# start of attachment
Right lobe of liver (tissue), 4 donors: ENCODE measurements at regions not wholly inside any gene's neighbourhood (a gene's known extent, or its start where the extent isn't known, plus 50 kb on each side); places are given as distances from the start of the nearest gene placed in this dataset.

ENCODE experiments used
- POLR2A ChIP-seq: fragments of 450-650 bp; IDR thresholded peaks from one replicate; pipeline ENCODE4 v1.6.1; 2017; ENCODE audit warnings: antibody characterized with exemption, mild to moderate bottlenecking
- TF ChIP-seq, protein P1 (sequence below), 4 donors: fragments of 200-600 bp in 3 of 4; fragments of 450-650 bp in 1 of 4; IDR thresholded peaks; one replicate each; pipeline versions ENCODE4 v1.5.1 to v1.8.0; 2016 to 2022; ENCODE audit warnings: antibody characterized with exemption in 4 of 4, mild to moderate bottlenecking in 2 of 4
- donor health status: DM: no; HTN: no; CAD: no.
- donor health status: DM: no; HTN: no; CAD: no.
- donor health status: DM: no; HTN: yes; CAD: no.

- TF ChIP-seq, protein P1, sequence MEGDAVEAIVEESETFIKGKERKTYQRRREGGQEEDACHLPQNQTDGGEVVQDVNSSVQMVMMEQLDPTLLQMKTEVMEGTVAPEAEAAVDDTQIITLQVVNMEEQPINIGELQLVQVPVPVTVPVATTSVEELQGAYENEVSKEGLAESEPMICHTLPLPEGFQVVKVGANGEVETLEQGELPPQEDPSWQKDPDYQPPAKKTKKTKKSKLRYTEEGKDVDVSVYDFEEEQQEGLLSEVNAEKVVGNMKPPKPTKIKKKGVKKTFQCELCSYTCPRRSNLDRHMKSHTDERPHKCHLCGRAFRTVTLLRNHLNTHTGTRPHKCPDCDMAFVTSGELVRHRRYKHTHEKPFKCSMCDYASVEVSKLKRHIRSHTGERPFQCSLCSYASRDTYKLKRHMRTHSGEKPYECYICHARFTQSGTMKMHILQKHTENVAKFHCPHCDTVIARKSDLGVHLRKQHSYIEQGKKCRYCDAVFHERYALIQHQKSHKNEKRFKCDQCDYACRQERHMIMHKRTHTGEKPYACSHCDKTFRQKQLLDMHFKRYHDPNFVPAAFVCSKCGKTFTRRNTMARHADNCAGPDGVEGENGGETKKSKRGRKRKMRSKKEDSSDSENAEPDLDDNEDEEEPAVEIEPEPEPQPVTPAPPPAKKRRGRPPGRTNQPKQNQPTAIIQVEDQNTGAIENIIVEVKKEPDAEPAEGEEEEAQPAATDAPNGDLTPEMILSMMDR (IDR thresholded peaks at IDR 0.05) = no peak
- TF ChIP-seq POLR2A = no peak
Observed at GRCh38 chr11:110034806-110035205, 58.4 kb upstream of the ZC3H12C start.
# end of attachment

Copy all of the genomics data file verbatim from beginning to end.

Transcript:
Right lobe of liver (tissue), 4 donors: ENCODE measurements at regions not wholly inside any gene's neighbourhood (a gene's known extent, or its start where the extent isn't known, plus 50 kb on each side); places are given as distances from the start of the nearest gene placed in this dataset.

ENCODE experiments used
- POLR2A ChIP-seq: fragments of 450-650 bp; IDR thresholded peaks from one replicate; pipeline ENCODE4 v1.6.1; 2017; ENCODE audit warnings: antibody characterized with exemption, mild to moderate bottlenecking
- TF ChIP-seq, protein P1 (sequence below), 4 donors: fragments of 200-600 bp in 3 of 4; fragments of 450-650 bp in 1 of 4; IDR thresholded peaks; one replicate each; pipeline versions ENCODE4 v1.5.1 to v1.8.0; 2016 to 2022; ENCODE audit warnings: antibody characterized with exemption in 4 of 4, mild to moderate bottlenecking in 2 of 4
- donor health status: DM: no; HTN: no; CAD: no.
- donor health status: DM: no; HTN: no; CAD: no.
- donor health status: DM: no; HTN: yes; CAD: no.

- TF ChIP-seq, protein P1, sequence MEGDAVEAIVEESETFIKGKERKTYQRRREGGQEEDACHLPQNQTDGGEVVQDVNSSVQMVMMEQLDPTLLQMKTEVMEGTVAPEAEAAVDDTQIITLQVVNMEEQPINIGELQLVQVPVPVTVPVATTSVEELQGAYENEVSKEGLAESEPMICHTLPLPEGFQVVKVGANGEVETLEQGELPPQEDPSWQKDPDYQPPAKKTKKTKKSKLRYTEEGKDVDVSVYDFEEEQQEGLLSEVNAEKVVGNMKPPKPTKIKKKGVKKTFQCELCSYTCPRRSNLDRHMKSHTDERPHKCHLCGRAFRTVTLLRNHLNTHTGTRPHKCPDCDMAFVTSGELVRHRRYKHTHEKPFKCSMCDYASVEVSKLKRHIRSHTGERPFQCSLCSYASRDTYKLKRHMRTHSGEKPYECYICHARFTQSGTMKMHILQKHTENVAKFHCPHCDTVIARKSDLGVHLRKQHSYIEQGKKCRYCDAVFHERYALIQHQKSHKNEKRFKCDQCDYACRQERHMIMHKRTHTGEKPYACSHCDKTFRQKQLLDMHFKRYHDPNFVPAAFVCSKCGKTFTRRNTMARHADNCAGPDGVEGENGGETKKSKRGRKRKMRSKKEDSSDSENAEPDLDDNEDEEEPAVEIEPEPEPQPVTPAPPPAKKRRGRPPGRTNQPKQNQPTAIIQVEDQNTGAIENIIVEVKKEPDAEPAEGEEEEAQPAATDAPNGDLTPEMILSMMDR (IDR thresholded peaks at IDR 0.05) = no peak
- TF ChIP-seq POLR2A = no peak
Observed at GRCh38 chr11:110034806-110035205, 58.4 kb upstream of the ZC3H12C start.